The Party also promises to address other conflicts — it mentions “Kashmir, Libya, Nigeria, Sudan, South Sudan, Somalia and Yemen.” Indeed on Yemen — where the Tory government has backed a brutal Saudi-led war, Labour demands “a comprehensive, independent, UN-led investigation into alleged violations of [human rights] in Yemen, including air strikes on civilians by the Saudi-led coalition. We will immediately suspend any further arms sales for use in the conflict until that investigation is concluded.” This would be a welcome change indeed in British foreign policy. A more comprehensive look at arms sales in general would have been more welcome still.

Many such conflicts pose sharply perhaps the most vital issue facing Europe and the Western world — the refugee crisis, which is driven by wars and poverty and shows no sign of abating. On this, Labour is vague: “In the first 100 days of government, we will produce a cross-departmental strategy to meet our international obligations on the refugee crisis.” That is an improvement on the Tories’ utterly lamentable record.

The commitment to “conflict resolution”, if it led to anything in practice, would be a part of any meaningful solution to the crisis. But only part. Immigration is at the heart of the political debate. The issue was clearly central in fact to the Brexit vote. It is the issue which, above all others, the Corbyn leadership finds it hardest to challenge mainstream prejudices. On one level this is hardly surprising — given the toxic stream of anti-immigrant propaganda delivered daily by so much of the media (the Daily Mail being an obvious example). If Labour took an unequivocal line supporting free movement it would be savagely attacked in the press — and many of its core voters, those who voted for Brexit and so forth, would prove hard to win over in the short term (certainly before the election).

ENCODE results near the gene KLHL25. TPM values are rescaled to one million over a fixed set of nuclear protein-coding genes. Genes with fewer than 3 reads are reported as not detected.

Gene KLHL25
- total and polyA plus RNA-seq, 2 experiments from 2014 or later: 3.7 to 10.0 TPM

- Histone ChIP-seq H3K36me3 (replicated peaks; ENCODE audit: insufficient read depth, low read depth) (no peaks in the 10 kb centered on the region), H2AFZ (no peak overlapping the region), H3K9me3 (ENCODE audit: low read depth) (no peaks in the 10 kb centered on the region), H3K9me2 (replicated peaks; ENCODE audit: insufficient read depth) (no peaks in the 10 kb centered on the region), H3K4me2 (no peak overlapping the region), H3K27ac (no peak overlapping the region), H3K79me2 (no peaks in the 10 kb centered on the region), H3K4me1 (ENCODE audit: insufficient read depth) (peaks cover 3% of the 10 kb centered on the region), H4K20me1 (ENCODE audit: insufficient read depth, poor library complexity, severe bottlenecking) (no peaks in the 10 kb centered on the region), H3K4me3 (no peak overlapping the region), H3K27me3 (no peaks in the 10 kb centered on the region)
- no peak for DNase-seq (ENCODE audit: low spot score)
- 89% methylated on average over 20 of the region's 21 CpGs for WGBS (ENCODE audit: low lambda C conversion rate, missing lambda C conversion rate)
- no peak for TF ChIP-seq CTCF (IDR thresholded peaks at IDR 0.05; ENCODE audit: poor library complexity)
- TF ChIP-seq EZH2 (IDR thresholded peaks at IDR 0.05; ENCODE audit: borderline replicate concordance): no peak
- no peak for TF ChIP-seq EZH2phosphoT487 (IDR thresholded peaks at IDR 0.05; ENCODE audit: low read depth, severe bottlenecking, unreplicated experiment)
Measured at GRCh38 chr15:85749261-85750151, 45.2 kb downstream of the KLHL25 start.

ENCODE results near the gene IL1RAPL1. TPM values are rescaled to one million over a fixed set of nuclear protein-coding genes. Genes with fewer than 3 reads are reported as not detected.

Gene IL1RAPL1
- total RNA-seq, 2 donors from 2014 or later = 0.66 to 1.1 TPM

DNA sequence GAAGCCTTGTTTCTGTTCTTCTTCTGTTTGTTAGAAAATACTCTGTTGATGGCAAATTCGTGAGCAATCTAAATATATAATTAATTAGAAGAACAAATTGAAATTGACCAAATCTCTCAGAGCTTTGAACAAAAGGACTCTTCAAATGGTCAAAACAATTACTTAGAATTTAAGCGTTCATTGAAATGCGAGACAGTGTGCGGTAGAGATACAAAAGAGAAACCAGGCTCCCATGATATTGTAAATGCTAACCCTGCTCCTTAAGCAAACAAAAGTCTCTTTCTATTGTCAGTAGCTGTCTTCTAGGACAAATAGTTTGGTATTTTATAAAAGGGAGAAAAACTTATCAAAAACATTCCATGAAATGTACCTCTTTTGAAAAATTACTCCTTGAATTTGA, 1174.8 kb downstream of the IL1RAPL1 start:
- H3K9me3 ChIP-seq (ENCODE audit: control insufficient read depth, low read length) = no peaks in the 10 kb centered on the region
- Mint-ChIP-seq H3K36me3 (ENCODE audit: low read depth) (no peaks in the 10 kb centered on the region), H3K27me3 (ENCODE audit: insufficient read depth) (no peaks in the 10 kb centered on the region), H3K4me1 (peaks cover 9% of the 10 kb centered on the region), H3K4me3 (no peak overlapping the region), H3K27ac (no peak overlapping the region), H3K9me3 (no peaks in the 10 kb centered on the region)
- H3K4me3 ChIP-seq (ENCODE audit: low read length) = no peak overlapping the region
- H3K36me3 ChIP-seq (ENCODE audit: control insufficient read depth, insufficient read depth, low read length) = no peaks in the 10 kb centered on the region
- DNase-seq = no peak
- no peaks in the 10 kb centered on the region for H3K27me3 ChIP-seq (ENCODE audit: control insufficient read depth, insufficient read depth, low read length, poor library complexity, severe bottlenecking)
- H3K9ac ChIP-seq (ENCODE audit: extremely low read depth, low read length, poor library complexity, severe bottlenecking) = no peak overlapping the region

While Labour this time certainly avoids the idiotic pandering to these prejudices which marked the Miliband campaign in 2015, still it is backtracking from earlier, stronger statements. Labour is, of course, better than May’s Tories. But a general sense of good-will towards immigrants and migrants, and promises to “meet obligations”, do not equal a policy.

And on defence policy, Labour’s current commitments are a very long way to the right of what might be expected from the Corbyn team. Labour will support Trident. More: “Conservative spending cuts have put Britain’s security at risk, shrinking the army to its smallest size since the Napoleonic wars”.

Labour, by contrast, commits “to spending at least two per cent of GDP on defence [to] guarantee that our Armed Forces have the necessary capabilities to fulfil the full range of [their] obligations.” No doubt this reflects compromises with Labour’s pro-NATO right wing.

There is certainly much to support in Labour’s manifesto commitments on foreign policy, but the broad sweep of it is pretty “mainstream” — multilateralist, favouring diplomacy over armed intervention, with some commitments to the rights of immigrants (whether from EU countries or refugees), but nothing hugely specific, and nothing which could be construed as particularly radical. It is, nonetheless, for sure, a step forward in comparison to the Blair years.